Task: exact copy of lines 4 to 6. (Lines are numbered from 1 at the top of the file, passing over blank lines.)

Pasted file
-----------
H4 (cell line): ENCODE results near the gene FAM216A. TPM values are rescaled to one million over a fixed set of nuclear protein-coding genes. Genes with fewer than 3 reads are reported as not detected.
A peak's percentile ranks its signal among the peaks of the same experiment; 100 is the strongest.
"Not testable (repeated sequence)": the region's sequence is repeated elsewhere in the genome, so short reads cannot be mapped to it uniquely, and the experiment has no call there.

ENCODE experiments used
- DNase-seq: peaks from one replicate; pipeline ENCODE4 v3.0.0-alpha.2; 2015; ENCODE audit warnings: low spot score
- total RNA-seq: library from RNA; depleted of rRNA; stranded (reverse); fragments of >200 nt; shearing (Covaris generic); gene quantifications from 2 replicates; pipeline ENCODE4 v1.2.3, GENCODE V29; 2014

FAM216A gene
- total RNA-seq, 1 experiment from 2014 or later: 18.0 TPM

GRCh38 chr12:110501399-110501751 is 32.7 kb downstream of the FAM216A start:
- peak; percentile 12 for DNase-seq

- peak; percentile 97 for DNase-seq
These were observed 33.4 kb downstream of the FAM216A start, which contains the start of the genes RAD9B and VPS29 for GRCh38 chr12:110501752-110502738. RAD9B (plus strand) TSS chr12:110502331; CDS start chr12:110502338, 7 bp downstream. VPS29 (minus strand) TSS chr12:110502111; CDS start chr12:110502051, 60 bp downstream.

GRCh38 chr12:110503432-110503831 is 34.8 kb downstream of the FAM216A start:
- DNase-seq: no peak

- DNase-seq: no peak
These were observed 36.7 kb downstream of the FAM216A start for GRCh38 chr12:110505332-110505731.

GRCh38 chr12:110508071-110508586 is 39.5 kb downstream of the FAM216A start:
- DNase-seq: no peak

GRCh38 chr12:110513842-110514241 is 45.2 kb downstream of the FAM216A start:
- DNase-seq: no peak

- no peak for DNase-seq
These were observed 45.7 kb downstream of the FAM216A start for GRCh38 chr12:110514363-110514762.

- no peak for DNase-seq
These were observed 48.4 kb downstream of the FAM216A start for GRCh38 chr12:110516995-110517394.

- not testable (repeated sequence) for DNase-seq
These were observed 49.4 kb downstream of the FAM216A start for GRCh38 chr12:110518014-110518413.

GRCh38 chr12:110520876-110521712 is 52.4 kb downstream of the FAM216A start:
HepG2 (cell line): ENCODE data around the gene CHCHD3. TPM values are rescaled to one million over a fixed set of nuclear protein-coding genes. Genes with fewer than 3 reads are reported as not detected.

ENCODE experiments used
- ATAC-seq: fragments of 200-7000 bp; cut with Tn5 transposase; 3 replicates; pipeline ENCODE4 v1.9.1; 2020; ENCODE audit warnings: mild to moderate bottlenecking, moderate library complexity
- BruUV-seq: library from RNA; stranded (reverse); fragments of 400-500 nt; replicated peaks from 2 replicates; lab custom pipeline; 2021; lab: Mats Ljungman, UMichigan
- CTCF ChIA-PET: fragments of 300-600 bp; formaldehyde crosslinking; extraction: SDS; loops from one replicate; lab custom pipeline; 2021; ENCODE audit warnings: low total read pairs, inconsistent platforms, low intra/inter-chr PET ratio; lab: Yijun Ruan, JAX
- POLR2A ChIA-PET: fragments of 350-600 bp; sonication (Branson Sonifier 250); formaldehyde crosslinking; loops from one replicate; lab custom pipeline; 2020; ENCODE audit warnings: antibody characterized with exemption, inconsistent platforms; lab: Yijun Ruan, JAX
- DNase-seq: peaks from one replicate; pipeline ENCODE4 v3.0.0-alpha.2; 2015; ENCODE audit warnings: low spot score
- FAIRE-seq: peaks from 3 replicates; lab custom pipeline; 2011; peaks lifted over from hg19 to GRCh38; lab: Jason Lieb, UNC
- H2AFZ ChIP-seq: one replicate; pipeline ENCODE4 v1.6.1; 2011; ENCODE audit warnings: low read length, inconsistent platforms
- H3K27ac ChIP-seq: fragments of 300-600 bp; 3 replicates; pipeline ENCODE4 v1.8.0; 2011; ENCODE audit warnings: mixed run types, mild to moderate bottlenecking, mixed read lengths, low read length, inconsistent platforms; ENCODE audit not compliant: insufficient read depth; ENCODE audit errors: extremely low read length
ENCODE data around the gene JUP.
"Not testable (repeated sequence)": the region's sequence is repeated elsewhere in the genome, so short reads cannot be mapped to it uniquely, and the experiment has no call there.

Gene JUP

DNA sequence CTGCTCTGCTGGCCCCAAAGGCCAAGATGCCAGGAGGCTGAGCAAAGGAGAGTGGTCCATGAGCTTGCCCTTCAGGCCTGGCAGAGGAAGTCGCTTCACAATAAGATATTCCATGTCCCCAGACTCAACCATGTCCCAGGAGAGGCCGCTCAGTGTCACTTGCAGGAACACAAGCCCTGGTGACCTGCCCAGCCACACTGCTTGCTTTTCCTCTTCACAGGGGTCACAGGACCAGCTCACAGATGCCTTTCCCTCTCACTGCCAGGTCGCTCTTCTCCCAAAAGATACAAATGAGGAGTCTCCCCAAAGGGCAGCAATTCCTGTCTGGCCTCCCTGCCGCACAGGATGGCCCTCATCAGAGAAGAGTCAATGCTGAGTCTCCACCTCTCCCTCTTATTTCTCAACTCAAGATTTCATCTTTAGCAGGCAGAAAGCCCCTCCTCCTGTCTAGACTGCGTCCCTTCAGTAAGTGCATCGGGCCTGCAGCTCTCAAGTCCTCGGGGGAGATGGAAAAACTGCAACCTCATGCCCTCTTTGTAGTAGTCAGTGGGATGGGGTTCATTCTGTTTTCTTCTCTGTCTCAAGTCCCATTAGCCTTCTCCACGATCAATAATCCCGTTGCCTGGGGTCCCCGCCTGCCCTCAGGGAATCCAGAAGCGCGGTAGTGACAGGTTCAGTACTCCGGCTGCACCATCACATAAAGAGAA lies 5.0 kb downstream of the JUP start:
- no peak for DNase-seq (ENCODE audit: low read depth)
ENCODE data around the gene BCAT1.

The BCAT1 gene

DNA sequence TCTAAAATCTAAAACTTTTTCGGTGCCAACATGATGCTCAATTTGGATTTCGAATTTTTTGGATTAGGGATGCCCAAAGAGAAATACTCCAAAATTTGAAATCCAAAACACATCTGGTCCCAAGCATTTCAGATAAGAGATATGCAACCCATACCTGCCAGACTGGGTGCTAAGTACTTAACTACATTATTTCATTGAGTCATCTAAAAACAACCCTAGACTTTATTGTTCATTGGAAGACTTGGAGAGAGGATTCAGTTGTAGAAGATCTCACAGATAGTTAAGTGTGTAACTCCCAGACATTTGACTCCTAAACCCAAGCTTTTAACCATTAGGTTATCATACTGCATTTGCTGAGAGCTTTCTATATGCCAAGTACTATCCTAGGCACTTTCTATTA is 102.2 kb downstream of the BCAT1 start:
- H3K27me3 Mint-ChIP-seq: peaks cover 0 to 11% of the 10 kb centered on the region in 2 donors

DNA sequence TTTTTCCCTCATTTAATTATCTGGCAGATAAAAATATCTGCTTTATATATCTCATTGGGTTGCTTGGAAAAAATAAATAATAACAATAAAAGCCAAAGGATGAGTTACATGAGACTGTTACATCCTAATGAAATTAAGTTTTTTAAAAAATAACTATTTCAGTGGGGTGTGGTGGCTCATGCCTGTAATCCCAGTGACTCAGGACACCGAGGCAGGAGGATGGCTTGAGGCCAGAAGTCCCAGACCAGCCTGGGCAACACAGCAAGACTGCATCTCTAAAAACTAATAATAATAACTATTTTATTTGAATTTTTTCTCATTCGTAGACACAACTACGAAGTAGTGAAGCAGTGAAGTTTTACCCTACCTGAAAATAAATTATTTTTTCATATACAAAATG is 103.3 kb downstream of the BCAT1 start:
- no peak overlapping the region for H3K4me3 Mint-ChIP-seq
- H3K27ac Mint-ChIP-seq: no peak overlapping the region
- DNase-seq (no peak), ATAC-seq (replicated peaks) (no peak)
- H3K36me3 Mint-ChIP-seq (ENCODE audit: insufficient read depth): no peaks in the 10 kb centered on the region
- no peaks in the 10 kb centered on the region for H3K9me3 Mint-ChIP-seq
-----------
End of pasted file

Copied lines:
ENCODE experiments used
- DNase-seq: peaks from one replicate; pipeline ENCODE4 v3.0.0-alpha.2; 2015; ENCODE audit warnings: low spot score
- total RNA-seq: library from RNA; depleted of rRNA; stranded (reverse); fragments of >200 nt; shearing (Covaris generic); gene quantifications from 2 replicates; pipeline ENCODE4 v1.2.3, GENCODE V29; 2014